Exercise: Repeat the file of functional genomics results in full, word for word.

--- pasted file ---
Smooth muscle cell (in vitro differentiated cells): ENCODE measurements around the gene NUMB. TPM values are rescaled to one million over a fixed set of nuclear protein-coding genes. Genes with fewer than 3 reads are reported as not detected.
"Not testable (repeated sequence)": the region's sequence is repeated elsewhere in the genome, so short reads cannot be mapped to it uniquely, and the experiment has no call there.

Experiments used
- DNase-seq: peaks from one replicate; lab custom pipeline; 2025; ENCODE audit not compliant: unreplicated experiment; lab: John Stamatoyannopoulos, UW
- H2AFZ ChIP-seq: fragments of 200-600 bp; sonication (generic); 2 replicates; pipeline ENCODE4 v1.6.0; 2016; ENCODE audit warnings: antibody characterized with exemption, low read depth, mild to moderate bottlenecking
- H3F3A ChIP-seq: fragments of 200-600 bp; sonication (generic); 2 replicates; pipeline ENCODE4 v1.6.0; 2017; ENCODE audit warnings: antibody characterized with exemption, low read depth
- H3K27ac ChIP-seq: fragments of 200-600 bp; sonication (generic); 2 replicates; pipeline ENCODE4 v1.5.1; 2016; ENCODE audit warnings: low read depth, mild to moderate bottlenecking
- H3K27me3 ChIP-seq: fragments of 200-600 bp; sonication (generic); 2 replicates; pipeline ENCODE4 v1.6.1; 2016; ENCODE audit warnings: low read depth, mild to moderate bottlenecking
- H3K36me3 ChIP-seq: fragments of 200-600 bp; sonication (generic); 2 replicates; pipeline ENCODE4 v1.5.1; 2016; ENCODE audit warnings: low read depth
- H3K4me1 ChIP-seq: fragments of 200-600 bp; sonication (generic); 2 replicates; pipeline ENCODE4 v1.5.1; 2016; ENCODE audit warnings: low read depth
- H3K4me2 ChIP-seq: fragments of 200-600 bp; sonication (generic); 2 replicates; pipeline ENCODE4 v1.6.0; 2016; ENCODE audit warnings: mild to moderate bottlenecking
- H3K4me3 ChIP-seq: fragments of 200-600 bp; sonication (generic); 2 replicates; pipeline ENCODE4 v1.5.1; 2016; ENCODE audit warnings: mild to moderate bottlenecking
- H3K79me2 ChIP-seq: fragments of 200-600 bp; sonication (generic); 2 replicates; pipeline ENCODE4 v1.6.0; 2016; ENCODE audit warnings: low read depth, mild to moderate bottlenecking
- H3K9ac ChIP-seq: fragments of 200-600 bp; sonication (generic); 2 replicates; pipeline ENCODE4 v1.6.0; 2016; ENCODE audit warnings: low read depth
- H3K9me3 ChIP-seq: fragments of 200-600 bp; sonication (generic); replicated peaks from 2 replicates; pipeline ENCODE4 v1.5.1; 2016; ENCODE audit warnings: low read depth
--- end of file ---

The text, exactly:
Smooth muscle cell (in vitro differentiated cells): ENCODE measurements around the gene NUMB. TPM values are rescaled to one million over a fixed set of nuclear protein-coding genes. Genes with fewer than 3 reads are reported as not detected.
"Not testable (repeated sequence)": the region's sequence is repeated elsewhere in the genome, so short reads cannot be mapped to it uniquely, and the experiment has no call there.

Experiments used
- DNase-seq: peaks from one replicate; lab custom pipeline; 2025; ENCODE audit not compliant: unreplicated experiment; lab: John Stamatoyannopoulos, UW
- H2AFZ ChIP-seq: fragments of 200-600 bp; sonication (generic); 2 replicates; pipeline ENCODE4 v1.6.0; 2016; ENCODE audit warnings: antibody characterized with exemption, low read depth, mild to moderate bottlenecking
- H3F3A ChIP-seq: fragments of 200-600 bp; sonication (generic); 2 replicates; pipeline ENCODE4 v1.6.0; 2017; ENCODE audit warnings: antibody characterized with exemption, low read depth
- H3K27ac ChIP-seq: fragments of 200-600 bp; sonication (generic); 2 replicates; pipeline ENCODE4 v1.5.1; 2016; ENCODE audit warnings: low read depth, mild to moderate bottlenecking
- H3K27me3 ChIP-seq: fragments of 200-600 bp; sonication (generic); 2 replicates; pipeline ENCODE4 v1.6.1; 2016; ENCODE audit warnings: low read depth, mild to moderate bottlenecking
- H3K36me3 ChIP-seq: fragments of 200-600 bp; sonication (generic); 2 replicates; pipeline ENCODE4 v1.5.1; 2016; ENCODE audit warnings: low read depth
- H3K4me1 ChIP-seq: fragments of 200-600 bp; sonication (generic); 2 replicates; pipeline ENCODE4 v1.5.1; 2016; ENCODE audit warnings: low read depth
- H3K4me2 ChIP-seq: fragments of 200-600 bp; sonication (generic); 2 replicates; pipeline ENCODE4 v1.6.0; 2016; ENCODE audit warnings: mild to moderate bottlenecking
- H3K4me3 ChIP-seq: fragments of 200-600 bp; sonication (generic); 2 replicates; pipeline ENCODE4 v1.5.1; 2016; ENCODE audit warnings: mild to moderate bottlenecking
- H3K79me2 ChIP-seq: fragments of 200-600 bp; sonication (generic); 2 replicates; pipeline ENCODE4 v1.6.0; 2016; ENCODE audit warnings: low read depth, mild to moderate bottlenecking
- H3K9ac ChIP-seq: fragments of 200-600 bp; sonication (generic); 2 replicates; pipeline ENCODE4 v1.6.0; 2016; ENCODE audit warnings: low read depth
- H3K9me3 ChIP-seq: fragments of 200-600 bp; sonication (generic); replicated peaks from 2 replicates; pipeline ENCODE4 v1.5.1; 2016; ENCODE audit warnings: low read depth